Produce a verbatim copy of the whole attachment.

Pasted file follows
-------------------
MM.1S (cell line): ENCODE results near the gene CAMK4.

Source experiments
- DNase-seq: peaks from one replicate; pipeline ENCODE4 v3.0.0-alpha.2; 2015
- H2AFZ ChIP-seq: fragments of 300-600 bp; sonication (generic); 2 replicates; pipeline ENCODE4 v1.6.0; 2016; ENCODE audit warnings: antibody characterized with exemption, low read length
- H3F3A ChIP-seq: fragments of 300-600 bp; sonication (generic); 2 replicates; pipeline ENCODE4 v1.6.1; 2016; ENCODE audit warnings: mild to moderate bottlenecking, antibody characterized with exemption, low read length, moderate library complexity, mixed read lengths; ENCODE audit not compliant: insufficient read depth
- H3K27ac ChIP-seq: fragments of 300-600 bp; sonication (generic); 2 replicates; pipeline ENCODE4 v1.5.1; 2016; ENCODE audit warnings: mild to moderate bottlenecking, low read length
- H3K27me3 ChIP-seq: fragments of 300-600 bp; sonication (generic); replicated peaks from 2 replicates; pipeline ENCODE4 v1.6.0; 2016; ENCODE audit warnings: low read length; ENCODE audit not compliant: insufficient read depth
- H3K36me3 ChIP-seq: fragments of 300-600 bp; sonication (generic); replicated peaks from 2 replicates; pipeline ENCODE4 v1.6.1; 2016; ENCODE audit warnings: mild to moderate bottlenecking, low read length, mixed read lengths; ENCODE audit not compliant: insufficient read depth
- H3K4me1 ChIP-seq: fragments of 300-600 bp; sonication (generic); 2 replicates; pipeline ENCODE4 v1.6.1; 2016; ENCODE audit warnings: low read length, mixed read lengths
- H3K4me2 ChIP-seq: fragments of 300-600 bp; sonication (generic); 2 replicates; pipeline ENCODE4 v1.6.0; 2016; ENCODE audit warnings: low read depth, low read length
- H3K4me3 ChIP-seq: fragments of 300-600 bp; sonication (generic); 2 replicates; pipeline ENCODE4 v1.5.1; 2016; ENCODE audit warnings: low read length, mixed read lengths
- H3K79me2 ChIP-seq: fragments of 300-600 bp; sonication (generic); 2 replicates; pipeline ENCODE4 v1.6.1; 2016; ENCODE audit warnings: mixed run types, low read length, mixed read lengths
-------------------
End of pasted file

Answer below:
MM.1S (cell line): ENCODE results near the gene CAMK4.

Source experiments
- DNase-seq: peaks from one replicate; pipeline ENCODE4 v3.0.0-alpha.2; 2015
- H2AFZ ChIP-seq: fragments of 300-600 bp; sonication (generic); 2 replicates; pipeline ENCODE4 v1.6.0; 2016; ENCODE audit warnings: antibody characterized with exemption, low read length
- H3F3A ChIP-seq: fragments of 300-600 bp; sonication (generic); 2 replicates; pipeline ENCODE4 v1.6.1; 2016; ENCODE audit warnings: mild to moderate bottlenecking, antibody characterized with exemption, low read length, moderate library complexity, mixed read lengths; ENCODE audit not compliant: insufficient read depth
- H3K27ac ChIP-seq: fragments of 300-600 bp; sonication (generic); 2 replicates; pipeline ENCODE4 v1.5.1; 2016; ENCODE audit warnings: mild to moderate bottlenecking, low read length
- H3K27me3 ChIP-seq: fragments of 300-600 bp; sonication (generic); replicated peaks from 2 replicates; pipeline ENCODE4 v1.6.0; 2016; ENCODE audit warnings: low read length; ENCODE audit not compliant: insufficient read depth
- H3K36me3 ChIP-seq: fragments of 300-600 bp; sonication (generic); replicated peaks from 2 replicates; pipeline ENCODE4 v1.6.1; 2016; ENCODE audit warnings: mild to moderate bottlenecking, low read length, mixed read lengths; ENCODE audit not compliant: insufficient read depth
- H3K4me1 ChIP-seq: fragments of 300-600 bp; sonication (generic); 2 replicates; pipeline ENCODE4 v1.6.1; 2016; ENCODE audit warnings: low read length, mixed read lengths
- H3K4me2 ChIP-seq: fragments of 300-600 bp; sonication (generic); 2 replicates; pipeline ENCODE4 v1.6.0; 2016; ENCODE audit warnings: low read depth, low read length
- H3K4me3 ChIP-seq: fragments of 300-600 bp; sonication (generic); 2 replicates; pipeline ENCODE4 v1.5.1; 2016; ENCODE audit warnings: low read length, mixed read lengths
- H3K79me2 ChIP-seq: fragments of 300-600 bp; sonication (generic); 2 replicates; pipeline ENCODE4 v1.6.1; 2016; ENCODE audit warnings: mixed run types, low read length, mixed read lengths